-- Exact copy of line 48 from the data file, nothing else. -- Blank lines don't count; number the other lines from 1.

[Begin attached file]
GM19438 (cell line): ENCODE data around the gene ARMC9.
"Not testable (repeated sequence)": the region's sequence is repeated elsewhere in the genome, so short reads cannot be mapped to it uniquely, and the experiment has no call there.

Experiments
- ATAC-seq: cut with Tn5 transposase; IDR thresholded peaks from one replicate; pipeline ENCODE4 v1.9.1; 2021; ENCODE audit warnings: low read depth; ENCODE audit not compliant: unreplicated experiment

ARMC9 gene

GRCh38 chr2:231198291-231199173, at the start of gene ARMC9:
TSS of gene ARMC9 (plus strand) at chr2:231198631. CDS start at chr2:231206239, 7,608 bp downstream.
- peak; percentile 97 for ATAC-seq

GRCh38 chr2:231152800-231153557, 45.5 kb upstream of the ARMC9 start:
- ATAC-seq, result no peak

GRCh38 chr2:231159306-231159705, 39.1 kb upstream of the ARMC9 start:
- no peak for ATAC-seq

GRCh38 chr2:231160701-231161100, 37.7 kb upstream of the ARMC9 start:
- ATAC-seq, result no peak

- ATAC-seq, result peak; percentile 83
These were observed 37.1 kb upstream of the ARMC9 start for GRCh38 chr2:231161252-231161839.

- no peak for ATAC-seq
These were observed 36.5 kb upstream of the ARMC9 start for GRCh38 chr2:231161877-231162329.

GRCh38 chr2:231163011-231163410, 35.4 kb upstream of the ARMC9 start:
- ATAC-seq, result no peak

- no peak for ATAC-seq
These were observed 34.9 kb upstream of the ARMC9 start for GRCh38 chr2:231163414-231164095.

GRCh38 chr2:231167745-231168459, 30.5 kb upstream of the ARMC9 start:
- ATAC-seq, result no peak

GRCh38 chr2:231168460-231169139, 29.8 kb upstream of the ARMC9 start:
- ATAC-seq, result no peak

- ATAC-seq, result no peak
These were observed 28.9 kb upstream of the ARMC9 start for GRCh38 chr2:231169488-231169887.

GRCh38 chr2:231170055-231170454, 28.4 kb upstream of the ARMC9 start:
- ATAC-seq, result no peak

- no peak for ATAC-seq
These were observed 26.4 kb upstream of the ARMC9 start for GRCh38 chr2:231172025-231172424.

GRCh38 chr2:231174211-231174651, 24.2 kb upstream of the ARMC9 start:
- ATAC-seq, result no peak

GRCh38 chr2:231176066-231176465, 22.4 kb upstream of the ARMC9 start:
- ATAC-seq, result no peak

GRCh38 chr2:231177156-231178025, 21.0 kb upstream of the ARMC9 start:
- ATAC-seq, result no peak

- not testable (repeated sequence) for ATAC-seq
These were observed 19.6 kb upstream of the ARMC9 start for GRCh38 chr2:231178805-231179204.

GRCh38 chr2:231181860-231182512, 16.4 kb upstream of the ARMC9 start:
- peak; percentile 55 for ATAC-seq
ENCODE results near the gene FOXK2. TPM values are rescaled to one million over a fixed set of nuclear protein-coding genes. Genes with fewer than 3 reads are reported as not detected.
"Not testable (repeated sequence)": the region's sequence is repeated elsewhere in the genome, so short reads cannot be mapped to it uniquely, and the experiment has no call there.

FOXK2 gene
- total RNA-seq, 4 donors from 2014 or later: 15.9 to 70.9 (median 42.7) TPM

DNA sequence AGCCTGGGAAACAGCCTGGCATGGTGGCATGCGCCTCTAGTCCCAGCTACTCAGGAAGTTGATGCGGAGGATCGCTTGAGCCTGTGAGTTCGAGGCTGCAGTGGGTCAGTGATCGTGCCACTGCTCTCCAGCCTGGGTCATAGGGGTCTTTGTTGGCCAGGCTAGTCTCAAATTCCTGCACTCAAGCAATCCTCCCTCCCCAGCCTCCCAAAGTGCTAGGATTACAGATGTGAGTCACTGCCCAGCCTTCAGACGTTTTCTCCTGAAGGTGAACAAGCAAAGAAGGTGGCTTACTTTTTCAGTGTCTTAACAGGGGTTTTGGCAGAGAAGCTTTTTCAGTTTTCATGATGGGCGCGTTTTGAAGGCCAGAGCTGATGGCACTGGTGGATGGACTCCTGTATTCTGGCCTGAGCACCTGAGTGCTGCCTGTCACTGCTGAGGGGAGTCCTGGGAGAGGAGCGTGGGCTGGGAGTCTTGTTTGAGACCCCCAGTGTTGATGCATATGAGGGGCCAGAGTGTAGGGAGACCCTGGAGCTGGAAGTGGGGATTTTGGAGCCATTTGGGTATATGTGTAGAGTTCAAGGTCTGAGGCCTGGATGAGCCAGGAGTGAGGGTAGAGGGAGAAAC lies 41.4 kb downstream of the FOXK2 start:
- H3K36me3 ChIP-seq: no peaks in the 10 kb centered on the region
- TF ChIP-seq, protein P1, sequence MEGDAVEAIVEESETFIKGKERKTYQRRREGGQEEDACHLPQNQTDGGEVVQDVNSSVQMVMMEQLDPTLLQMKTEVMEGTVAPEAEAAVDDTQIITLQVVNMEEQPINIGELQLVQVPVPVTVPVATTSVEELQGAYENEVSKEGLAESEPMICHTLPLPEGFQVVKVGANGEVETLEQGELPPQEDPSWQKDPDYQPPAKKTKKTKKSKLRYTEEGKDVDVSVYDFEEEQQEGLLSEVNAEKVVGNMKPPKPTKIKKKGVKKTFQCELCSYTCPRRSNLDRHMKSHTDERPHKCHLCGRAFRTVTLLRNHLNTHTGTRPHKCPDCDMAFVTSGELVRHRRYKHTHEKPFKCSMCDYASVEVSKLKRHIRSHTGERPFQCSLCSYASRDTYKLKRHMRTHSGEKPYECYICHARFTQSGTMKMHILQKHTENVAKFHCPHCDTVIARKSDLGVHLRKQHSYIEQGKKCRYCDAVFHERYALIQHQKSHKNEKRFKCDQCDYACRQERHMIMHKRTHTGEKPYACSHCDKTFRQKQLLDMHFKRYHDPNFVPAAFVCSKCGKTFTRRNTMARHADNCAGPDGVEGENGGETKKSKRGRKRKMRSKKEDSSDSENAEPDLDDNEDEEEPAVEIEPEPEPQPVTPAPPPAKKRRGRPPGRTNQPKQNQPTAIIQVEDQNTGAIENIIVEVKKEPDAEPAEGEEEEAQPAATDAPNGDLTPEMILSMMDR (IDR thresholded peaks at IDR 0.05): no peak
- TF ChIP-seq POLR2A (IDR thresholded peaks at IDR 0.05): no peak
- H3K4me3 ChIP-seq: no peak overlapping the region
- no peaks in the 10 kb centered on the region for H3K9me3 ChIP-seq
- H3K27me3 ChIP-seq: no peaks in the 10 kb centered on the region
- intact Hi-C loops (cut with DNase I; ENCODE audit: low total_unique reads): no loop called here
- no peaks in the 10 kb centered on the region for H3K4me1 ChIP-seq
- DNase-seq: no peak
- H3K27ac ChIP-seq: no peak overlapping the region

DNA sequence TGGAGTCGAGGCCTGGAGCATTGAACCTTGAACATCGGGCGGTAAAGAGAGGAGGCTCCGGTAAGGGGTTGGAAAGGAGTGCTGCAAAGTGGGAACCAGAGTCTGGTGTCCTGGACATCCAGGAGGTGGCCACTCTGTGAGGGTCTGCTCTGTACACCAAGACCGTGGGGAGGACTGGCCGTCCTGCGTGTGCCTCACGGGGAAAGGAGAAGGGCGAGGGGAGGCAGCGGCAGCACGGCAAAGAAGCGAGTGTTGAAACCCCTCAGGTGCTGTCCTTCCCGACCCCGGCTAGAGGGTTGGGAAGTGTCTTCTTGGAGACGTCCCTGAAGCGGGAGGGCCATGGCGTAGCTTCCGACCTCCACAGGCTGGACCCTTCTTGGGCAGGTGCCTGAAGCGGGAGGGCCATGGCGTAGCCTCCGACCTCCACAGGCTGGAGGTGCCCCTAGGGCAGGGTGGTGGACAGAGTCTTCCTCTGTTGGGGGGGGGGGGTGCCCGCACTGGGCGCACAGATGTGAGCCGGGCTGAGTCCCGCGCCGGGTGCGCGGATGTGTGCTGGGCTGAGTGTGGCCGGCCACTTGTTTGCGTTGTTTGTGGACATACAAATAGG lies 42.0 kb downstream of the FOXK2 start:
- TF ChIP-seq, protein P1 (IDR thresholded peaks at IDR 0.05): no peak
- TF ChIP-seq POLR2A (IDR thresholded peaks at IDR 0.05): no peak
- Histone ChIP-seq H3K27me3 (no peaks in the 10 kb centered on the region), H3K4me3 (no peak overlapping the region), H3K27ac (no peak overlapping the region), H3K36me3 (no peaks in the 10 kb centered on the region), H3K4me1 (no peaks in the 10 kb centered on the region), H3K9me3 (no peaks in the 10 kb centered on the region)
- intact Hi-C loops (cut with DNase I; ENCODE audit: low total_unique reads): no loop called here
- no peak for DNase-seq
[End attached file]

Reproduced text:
- H3K36me3 ChIP-seq: no peaks in the 10 kb centered on the region